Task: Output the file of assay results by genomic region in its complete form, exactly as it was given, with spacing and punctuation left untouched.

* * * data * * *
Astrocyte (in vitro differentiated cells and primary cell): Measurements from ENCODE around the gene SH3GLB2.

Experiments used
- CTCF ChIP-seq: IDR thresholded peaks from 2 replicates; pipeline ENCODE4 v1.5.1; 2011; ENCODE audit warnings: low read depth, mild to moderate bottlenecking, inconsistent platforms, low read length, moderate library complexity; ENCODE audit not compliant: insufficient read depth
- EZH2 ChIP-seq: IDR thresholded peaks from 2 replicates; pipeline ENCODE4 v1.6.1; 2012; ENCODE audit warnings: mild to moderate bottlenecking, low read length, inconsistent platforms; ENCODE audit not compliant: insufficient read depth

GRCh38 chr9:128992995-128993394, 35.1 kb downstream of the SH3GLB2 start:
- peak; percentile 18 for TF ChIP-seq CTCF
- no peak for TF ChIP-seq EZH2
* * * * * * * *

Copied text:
Astrocyte (in vitro differentiated cells and primary cell): Measurements from ENCODE around the gene SH3GLB2.

Experiments used
- CTCF ChIP-seq: IDR thresholded peaks from 2 replicates; pipeline ENCODE4 v1.5.1; 2011; ENCODE audit warnings: low read depth, mild to moderate bottlenecking, inconsistent platforms, low read length, moderate library complexity; ENCODE audit not compliant: insufficient read depth
- EZH2 ChIP-seq: IDR thresholded peaks from 2 replicates; pipeline ENCODE4 v1.6.1; 2012; ENCODE audit warnings: mild to moderate bottlenecking, low read length, inconsistent platforms; ENCODE audit not compliant: insufficient read depth

GRCh38 chr9:128992995-128993394, 35.1 kb downstream of the SH3GLB2 start:
- peak; percentile 18 for TF ChIP-seq CTCF
- no peak for TF ChIP-seq EZH2